In 1941, she left New York and joined the Toronto Symphony Orchestra at $25 a week for a five-month season. "The burning question," she said later, "was how to survive the other seven months of the year and pay the rent." Even so, she managed to find the money to buy a violin made in 1666, that had previously been owned by violinist Alexander Chuhaldin, and was thought (incorrectly) to be a Stradivarius.
Ms. PALMASON was married in the 1940s, after she joined the Toronto Symphony Orchestra, and supported her husband who lived in New York and studied with her former teacher, Dr. Dounis. By all accounts, the marriage was disastrous and quickly ended. On September 19, 1948, she performed a solo recital at the Town Hall in New York. "A metropolitan debut of promise," concluded the Musical Courier.
She considered pursuing a career as a concert violinist, but decided against it, partly because, as she said later, "you have to be absolutely great to be a concert performer and I knew I wasn't." There was another reason: the loneliness of the long-distance concert circuit. "I wouldn't have all this -- my home, my possessions and my Friends around me."
Essentially, Ms. PALMASON chose career over marriage in an era when it was extremely difficult to have both. "In those days, what happened to women violin soloists was that they got married and had children. Their career was put on hold for a while and then they tried to make a comeback, but it was never the same," she said in an interview in the 1950s.
Instead, she built a life around music, travel, a huge circle of Friends and her sister Ruby's children. "When my mother died, Pearl made the announcement that she now had three children," said her niece Valerie THOMPSON/THOMSON/TOMPSON/TOMSON. "We were all past the age of majority, but she said she was adopting us."
By the mid 1950s, she was one of eight women playing with the Toronto Symphony Orchestra and was the first female to serve as assistant concert master and to slip into the senior role when her male colleague Hyman GOODMAN was unavailable. From 1960 to 1962, she played principal second violin. She also played with the Canadian Broadcasting Corporation Symphony (after having confronted the conductor about his male-only hiring policy), the Singing Stars Orchestra, the Hart House Orchestra and the York Concert Society group.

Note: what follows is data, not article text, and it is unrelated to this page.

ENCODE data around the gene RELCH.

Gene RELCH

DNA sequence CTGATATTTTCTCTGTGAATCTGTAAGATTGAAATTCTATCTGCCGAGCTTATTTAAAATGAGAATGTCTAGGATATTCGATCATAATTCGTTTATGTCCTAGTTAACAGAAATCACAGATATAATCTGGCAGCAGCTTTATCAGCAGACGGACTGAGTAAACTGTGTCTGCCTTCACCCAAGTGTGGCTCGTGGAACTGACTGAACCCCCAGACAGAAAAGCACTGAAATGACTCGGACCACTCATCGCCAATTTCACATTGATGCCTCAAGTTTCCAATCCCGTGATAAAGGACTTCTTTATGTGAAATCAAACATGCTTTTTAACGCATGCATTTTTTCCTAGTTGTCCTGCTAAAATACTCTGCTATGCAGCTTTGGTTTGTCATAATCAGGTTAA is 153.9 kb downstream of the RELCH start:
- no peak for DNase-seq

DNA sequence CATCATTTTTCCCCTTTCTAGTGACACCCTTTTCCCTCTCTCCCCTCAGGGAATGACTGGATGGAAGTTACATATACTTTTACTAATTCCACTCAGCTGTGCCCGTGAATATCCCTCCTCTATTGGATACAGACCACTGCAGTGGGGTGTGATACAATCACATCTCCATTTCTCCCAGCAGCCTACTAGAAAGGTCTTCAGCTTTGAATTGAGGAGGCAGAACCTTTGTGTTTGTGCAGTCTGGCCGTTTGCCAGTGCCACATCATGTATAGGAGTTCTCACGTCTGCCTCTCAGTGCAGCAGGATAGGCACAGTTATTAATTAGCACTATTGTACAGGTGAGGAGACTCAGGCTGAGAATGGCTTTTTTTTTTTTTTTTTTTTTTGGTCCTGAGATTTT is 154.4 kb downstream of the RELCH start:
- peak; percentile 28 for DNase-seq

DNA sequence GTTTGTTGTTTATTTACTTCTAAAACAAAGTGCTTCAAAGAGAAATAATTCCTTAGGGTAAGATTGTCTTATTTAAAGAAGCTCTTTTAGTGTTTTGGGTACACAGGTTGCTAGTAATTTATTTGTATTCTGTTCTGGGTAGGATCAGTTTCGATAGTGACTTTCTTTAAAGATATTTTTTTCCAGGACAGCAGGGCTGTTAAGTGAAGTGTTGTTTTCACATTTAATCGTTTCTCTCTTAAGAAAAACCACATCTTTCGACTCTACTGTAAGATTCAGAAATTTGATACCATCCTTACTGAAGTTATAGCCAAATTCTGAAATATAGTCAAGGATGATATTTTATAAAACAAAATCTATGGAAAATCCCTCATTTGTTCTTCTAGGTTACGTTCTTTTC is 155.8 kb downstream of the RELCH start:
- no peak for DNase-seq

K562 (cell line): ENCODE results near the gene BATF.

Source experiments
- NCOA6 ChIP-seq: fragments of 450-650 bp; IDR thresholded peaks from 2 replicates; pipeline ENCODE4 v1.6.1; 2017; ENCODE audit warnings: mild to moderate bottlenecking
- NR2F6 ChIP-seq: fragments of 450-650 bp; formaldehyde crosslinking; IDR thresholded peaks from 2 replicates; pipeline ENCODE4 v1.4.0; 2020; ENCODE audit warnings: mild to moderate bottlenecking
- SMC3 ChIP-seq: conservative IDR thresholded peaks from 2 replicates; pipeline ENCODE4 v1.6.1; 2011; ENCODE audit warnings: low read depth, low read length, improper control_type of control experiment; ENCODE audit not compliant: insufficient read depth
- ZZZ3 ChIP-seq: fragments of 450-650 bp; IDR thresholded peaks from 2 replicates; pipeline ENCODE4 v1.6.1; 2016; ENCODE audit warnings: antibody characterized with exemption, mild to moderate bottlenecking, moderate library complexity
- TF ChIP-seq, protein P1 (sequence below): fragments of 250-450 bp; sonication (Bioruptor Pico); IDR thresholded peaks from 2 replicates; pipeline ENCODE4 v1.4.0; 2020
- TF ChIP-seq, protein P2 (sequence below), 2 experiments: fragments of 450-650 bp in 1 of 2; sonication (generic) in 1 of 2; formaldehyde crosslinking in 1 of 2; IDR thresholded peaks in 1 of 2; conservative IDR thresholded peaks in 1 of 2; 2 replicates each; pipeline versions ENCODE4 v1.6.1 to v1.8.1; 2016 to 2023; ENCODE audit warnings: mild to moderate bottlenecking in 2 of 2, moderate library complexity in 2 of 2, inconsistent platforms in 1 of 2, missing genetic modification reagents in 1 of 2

An article by Florence SCHILL in The Globe and Mail in October of 1954, under the tag "Earning a Living," focused on Ms. PALMASON. The column began by quoting Sir Thomas Beecham (1879-1961). Apparently, the famous British conductor liked to explain the paucity of women in his orchestra by saying: "If they're pretty, they bother the men; if they aren't, they bother me."
Jack ELTON, manager of the Toronto Symphony Orchestra, denied there was discrimination against women. "We have never said: Let's not take her because she's a woman -- especially if they look like Pearl." And she was definitely a looker, with flaming red hair, usually called Titian in newspaper clippings from the era, striking blue eyes and luscious red lips.
In 1960, she bought the Gennaro Gagliano violin with the rich velvet sound for $3,500 (U.S.) -- about the price of a new car at the time, according to violin-maker and restorer Ric HEINL of the Toronto firm George Heinl and Co. It was made in Naples, Italy, in 1747 by Gennaro Gagliano, who was arguably the best in a large family of expert violin-makers.
A salesman for the Rembrandt Wurlitzer company in New York brought the violin to Toronto to show to a potential client, who declined to purchase it. Ms. PALMASON fell in love with it "at first play" and insisted the instrument wasn't going back, according to Mr. HEINL. The violin is now insured for $220,000.
After her farewell concert in front of 10,000 people at Ontario Place in August of 1981, she told The Globe that she had "spent more of my life at Massey Hall than at home." Although she had reached retirement age, she had no intention of putting her violin away. She played with the Canadian Opera Company orchestra from 1981 to 1985, and continued to teach privately, play with chamber groups, give recitals with her string group. In 1987 she became concertmaster of the Oakville Symphony Orchestra.
Ms. PALMASON lived in a spacious home in North Toronto until the mid-to-late 1990s when she moved into a large retirement condominium with her Boesendorfer piano and her beloved violins. She continued to have "drinkie winkies" (Beefeater gin with a splash of tonic and one ice cube) with Friends and gave at least two concerts in her condo for her neighbours.
She practised every day, but after she broke her ankle in 2002, life became harder. After she agreed to lend her Gagliano to the Canada Council instrument bank, she played every day on her "second" violin. A year ago in January, Ms. KANG, who had been sending Ms. PALMASON letters regularly, paid the woman she calls "her angel" a visit. "She was very warm and very sweet," Ms. KANG said. "It was really moving to see her playing the violin," she said, and "inspiring to see somebody who loves music so much that she plays every day just to have it in her life."
Pearl PALMASON was born on October 2, 1915, in Winnipeg. She died in Toronto of heart failure on February 17, 2006, after having suffered a stroke in September. She was 90. She is survived by a niece, two nephews and their families.